A poll and memo from Washington, DC-based pollster Garin-Hart-Yang Research tells union leaders how to lie and misrepresent San Jose Mayor Chuck Reed’s proposed 2014 ballot measure for California pension reform. Californians for Retirement Security, a union front (see talking points), commissioned the poll to help defeat any meaningful California pension reform. Reed’s proposal would give state and local governments authority to prospectively reduce pensions for current employees. The unions will decry the “elimination of pubic employee pensions.”
Unions to lie and misrepresent proposed California pension reform
The memo suggests unions play up horrific visions of total injustice instead of dealing honestly with California pension reform as some cities are already going into second bankruptcies because they never dealt with unfunded public employee pension and retiree healthcare costs:
Note that ‘eliminating’ fosters a visceral negative response from voters. Over 50 percent are VERY unfavorable to ‘Eliminating Police, Firefighters, and Other Public Employees’ Vested Pension Benefits’ (54% VERY unfavorable) AND “Eliminating Public Employees’ Vested Benefits” (51% VERY unfavorable),” the Garin memo says. “In short, ‘eliminating’ appears to nearly usurp the advantage that naming specific workers brings to the debate.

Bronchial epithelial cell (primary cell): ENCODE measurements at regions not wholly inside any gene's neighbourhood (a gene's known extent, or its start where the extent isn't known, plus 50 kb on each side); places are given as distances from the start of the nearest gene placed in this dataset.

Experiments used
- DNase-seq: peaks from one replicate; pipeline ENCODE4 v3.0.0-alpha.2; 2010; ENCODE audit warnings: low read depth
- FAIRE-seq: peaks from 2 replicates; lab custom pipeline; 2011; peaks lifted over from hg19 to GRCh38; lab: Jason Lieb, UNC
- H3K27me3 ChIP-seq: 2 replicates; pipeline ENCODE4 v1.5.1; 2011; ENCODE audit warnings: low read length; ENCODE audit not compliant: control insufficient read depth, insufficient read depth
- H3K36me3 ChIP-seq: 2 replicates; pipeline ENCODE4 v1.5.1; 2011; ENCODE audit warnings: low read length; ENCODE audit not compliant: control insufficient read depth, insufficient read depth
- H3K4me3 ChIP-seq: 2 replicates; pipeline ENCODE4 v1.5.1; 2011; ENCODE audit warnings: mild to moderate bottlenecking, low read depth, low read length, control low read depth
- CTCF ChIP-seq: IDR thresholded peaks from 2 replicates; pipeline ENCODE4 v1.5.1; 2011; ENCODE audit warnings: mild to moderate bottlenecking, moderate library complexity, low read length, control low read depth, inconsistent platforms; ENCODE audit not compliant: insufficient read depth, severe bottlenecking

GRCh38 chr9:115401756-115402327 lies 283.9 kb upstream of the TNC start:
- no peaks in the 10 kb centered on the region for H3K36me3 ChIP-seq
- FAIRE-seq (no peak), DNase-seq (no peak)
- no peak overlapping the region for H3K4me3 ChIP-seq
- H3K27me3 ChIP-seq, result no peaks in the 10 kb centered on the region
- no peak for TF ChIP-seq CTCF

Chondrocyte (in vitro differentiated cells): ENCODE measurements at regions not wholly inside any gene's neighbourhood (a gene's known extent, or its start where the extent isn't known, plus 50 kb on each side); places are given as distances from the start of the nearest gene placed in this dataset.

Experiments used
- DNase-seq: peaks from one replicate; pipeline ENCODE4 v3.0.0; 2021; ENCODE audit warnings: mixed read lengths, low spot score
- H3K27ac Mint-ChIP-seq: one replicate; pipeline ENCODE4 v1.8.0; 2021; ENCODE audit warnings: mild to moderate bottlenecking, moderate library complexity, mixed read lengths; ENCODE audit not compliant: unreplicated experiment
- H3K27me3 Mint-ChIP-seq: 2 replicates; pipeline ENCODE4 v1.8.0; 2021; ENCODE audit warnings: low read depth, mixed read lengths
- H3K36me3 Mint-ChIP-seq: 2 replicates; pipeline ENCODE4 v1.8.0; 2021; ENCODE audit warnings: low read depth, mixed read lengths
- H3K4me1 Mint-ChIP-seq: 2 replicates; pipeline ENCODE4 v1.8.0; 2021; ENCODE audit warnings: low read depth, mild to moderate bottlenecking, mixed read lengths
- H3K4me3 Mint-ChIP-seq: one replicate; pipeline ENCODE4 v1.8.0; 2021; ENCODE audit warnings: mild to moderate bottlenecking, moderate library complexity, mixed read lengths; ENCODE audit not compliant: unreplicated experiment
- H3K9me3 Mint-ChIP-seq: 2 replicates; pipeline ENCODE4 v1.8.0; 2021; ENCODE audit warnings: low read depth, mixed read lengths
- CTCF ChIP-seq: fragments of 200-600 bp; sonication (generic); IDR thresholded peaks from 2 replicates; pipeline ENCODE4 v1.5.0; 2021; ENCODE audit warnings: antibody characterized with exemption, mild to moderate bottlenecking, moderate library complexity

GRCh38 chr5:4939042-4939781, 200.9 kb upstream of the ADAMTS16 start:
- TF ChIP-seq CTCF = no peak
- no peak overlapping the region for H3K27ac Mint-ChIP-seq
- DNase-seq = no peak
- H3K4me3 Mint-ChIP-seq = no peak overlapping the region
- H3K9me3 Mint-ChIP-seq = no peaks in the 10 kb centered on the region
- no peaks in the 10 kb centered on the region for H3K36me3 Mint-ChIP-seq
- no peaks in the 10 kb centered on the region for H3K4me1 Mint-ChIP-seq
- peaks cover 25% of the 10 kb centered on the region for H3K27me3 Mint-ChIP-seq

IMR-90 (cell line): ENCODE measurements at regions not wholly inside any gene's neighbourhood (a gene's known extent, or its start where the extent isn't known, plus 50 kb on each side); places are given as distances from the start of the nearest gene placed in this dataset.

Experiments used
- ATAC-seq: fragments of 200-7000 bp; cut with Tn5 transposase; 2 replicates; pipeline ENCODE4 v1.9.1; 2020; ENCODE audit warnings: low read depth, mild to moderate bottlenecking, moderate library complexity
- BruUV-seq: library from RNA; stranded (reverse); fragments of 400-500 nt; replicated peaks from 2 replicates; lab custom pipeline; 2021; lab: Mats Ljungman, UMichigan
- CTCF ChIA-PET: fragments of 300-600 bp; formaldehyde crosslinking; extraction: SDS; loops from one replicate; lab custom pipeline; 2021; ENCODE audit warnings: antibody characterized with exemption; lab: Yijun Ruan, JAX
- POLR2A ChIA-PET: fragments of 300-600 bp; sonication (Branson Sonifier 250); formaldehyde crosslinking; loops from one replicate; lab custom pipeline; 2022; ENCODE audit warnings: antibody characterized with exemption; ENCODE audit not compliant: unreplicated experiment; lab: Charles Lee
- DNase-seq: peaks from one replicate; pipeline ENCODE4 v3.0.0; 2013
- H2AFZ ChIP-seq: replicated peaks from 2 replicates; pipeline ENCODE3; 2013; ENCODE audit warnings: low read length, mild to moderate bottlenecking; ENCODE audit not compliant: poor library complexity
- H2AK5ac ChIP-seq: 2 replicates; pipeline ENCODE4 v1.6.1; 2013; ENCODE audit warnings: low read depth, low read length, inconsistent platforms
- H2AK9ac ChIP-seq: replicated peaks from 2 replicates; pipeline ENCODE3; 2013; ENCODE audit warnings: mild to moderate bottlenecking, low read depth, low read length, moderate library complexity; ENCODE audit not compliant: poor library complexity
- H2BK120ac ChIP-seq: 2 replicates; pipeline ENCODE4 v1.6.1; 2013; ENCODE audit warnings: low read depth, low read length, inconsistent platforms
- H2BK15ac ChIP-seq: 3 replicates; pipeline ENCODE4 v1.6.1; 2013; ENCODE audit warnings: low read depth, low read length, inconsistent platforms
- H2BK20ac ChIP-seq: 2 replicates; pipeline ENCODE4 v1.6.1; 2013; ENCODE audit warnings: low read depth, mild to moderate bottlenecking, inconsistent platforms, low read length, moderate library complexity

According to the Sacramento Bee, Mayor Reed said of his proposed ballot measure for California pension reform:
That is consistent with their messages so far,” Reed said. His measure doesn’t eliminate pension benefits, “but (the unions) have to mischaracterize what we’re doing … We’re not proposing to eliminate public pensions.
The Bee states, “Reed and his supporters contend the measure is vital to dealing with mounting pension obligations that are threatening core public services, particularly at the local government level. The unions counter that pension terms should be bargained, not imposed, that retirement costs are overblown and that Reed’s measure legalizes reneging on contractual benefits.
The Garin group concludes that labor has a head start if the measure makes the ballot:
The bottom line is that your coalition beats the opposition at the ballot box regardless of how the ballot language is written, and even after hearing facts about the initiative, as well as positive and negative messages, you are still up over the opposition by 8 points. Your base of support is broader than Reed’s, you start ahead, and the public does NOT seem to fundamentally want drastic pension reform – but this will still be a hard fought battle.